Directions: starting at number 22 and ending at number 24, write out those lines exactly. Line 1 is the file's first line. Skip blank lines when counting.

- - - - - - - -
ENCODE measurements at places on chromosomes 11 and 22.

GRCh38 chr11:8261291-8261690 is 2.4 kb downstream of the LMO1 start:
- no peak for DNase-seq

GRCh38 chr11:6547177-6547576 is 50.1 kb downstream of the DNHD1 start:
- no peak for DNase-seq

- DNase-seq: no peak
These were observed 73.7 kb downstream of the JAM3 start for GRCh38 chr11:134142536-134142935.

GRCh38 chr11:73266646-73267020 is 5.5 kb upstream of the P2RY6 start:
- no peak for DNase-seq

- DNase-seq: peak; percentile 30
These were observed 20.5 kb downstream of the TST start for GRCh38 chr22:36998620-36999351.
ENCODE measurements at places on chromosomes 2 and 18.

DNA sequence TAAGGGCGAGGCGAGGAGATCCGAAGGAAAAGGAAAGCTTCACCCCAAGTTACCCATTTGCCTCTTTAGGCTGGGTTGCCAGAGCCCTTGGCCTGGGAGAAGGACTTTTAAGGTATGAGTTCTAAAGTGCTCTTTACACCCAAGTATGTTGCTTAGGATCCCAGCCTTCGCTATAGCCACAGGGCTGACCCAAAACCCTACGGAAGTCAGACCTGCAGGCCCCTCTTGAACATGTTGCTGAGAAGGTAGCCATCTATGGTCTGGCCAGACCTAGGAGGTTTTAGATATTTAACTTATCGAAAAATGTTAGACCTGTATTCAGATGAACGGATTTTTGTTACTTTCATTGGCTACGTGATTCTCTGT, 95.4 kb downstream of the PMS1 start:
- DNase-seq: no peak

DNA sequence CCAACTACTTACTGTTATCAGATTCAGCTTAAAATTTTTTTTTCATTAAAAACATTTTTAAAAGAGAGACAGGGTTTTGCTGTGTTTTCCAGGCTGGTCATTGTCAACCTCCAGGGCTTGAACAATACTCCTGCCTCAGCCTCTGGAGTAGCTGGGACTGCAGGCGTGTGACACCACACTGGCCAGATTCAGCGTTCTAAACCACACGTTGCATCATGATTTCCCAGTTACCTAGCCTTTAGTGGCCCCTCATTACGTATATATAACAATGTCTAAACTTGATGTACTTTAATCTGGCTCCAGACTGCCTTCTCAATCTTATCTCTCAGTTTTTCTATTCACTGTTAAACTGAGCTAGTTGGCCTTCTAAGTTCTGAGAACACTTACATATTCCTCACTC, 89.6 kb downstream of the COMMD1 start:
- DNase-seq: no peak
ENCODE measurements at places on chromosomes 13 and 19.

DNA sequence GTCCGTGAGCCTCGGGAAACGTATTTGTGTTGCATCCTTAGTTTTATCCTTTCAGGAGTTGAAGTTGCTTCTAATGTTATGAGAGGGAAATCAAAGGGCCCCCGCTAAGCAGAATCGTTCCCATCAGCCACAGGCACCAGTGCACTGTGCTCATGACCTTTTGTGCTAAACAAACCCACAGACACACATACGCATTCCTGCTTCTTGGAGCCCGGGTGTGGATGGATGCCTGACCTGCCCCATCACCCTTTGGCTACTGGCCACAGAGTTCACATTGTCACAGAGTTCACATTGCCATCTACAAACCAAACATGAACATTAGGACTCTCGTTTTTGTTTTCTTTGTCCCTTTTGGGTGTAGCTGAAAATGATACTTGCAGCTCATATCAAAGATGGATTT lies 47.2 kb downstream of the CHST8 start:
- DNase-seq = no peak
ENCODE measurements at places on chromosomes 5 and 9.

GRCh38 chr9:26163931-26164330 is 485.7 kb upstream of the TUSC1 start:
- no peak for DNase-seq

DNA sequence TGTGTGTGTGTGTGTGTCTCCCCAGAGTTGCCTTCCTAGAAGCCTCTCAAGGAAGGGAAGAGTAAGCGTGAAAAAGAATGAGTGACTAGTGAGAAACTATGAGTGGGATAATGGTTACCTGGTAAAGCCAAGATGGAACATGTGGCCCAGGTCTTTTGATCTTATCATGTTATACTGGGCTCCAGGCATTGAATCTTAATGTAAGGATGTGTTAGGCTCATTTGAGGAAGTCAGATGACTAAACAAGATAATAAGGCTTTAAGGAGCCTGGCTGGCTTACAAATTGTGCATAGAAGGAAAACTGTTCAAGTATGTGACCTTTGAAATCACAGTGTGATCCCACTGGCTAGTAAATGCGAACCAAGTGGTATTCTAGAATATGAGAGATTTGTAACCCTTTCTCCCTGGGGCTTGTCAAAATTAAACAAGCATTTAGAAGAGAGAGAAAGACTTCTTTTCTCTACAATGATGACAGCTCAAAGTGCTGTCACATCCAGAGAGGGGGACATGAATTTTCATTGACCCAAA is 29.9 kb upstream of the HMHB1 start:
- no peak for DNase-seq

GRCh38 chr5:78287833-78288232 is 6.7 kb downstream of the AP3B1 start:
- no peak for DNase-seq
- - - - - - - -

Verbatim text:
- no peak for DNase-seq

DNA sequence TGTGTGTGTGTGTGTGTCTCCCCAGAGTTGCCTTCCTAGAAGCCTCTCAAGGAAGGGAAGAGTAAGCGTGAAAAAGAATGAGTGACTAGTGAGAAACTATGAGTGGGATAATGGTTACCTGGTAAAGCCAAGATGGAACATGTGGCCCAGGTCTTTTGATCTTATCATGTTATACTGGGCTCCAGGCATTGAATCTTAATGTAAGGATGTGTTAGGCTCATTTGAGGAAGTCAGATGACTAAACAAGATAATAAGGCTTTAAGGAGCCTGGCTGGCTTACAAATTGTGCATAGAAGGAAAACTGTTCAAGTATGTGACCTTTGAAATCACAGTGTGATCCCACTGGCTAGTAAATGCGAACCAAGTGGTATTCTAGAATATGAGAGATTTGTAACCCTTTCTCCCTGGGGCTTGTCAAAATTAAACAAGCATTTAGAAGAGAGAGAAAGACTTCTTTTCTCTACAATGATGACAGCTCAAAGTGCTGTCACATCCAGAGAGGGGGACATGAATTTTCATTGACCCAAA is 29.9 kb upstream of the HMHB1 start:
- no peak for DNase-seq